Just two months ago the 29-acre Echo Park Lake re-opened to the public after two years of reconstruction.
Residents from my mother’s assisted living facility made the trip there for a picnic this week. As you know, I always enjoy going along on these outings.
It was another beautiful southern California summer day and great to be outdoors.
In 2006, Echo Park Lake was identified by the State of California as an impaired water body.
It has been rehabilitated to help remedy storm water pollution, meet the State’s water quality standards and make the lake more sustainable.
And the water lilies seem to be enjoying the clean water.
Not to mention the kids in their jungle jim.
The lake was originally built in the 1860s as a reservoir for drinking water. Legend has it that the lake got its name as workers building the original reservoir said they could hear their voices echoing off the canyon walls.
Map showing the area in 1894 looking north to the mountains. If you look closely you can see a cluster of oil wells at the bottom center, not an unusual sight in those days.
Today Echo Park Lake is a Los Angeles icon that functions primarily as a detention basin in the City’s storm drain system, while providing recreational benefits and a wildlife habitat.
About five years ago all the lotus flowers—a variety of nelumbo nucifera—that the park was famous for over a number of decades, died off for some mysterious reason. Some blame people digging for lotus roots that are an Asian delicacy. Others point fingers at maintenance procedures that destroyed the seeds.
These new lotuses (loti?) were planted in February from cuttings taken from the old plants. They are currently growing under netting to protect them from birds until they reach adulthood. Let’s hope they live long and prosper.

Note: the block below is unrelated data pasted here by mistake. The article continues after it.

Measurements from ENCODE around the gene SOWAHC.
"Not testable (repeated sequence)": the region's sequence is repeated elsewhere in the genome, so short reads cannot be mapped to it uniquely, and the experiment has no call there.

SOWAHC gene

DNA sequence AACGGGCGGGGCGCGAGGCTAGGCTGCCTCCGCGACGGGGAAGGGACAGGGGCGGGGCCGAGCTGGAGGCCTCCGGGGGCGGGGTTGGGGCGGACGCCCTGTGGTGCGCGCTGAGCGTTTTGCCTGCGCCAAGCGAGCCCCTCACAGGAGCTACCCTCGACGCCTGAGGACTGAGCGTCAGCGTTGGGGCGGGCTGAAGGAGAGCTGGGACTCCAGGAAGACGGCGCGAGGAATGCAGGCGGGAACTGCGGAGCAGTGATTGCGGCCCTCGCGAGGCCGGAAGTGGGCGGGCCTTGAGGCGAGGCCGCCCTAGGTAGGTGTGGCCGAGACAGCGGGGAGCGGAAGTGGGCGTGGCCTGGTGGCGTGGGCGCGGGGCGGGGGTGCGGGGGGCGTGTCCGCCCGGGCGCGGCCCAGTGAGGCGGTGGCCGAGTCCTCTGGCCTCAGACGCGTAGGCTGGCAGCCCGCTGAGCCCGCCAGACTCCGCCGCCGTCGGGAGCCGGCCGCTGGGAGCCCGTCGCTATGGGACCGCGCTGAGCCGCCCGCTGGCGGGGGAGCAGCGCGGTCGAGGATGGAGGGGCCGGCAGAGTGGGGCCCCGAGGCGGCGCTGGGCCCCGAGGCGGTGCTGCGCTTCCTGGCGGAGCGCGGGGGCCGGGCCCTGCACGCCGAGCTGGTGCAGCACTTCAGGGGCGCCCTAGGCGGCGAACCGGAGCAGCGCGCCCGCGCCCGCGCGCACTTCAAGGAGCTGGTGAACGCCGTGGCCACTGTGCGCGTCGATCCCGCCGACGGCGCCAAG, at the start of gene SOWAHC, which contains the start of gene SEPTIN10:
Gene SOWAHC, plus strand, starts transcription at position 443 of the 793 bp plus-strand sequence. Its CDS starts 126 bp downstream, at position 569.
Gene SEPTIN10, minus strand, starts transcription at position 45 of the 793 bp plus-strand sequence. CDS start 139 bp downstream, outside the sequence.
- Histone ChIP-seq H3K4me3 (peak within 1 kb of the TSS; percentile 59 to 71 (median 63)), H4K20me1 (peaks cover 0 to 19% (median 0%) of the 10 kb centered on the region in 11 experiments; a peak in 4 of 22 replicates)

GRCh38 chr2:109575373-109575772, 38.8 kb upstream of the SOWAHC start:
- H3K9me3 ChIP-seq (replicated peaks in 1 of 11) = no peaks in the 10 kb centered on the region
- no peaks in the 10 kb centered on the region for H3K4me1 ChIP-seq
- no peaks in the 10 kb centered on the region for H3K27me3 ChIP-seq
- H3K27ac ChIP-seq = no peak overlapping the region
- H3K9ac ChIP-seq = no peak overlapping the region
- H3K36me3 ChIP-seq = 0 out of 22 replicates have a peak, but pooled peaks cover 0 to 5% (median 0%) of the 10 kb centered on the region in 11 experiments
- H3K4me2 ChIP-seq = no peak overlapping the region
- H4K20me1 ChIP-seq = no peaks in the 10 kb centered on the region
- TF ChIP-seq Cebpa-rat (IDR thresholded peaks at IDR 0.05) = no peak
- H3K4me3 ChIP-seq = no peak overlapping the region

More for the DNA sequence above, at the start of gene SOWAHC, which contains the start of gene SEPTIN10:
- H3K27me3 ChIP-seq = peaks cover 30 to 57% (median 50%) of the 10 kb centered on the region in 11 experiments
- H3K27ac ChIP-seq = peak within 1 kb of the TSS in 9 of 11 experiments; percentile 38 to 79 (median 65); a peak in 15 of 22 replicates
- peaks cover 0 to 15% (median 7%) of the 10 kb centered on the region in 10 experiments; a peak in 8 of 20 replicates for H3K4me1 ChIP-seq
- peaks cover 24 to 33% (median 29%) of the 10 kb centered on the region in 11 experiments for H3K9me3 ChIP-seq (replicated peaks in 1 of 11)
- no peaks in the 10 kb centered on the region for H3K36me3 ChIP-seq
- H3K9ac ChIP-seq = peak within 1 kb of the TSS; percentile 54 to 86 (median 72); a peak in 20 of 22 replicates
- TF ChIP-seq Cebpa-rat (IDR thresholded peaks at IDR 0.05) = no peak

In past years Echo Park Lake has hosted an annual Lotus Festival. I believe it will return next year when the lotuses have established themselves once again.
Statue honoring Our Lady, Queen of the Angels (Nuestra Mujer, la Reina de Los Angeles), fondly known as Lady of the Lake.
Echo Park Lake is close to downtown as you can see from the photo. It is located between the 101 Freeway/Hollywood Freeway on the south and Sunset Boulevard to the north.
One of the earliest silent film studios was built in Echo Park in 1912 and any movie of that era that needed water was filmed on the lake. Since then too many movies and TV shows to mention have used that location. If you ever saw “Chinatown” with Jack Nicholson, then you have seen Echo Park Lake!
In 1986 a movie named Echo Park starred Susan Dey and Tom Hulce.
And the newly elected Mayor of Los Angeles, Eric Garcetti lives in the Echo Park district.
The fountains were installed for the Olympics held in Los Angeles in 1984.
I have no idea what this red-leafed tree is but it certainly is lovely.
This tree I do know. Gold Medallions are blooming all over the Los Angeles area right now.
Lovely day for a family outing or a stroll around the lake.
Too bad we have to leave and can’t stay with this mother pushing her stroller and the ice cream vendor with his sweet fare for sale. But onward we must go.
Sources include: http://www.echoparklake.org/english/index.htm.
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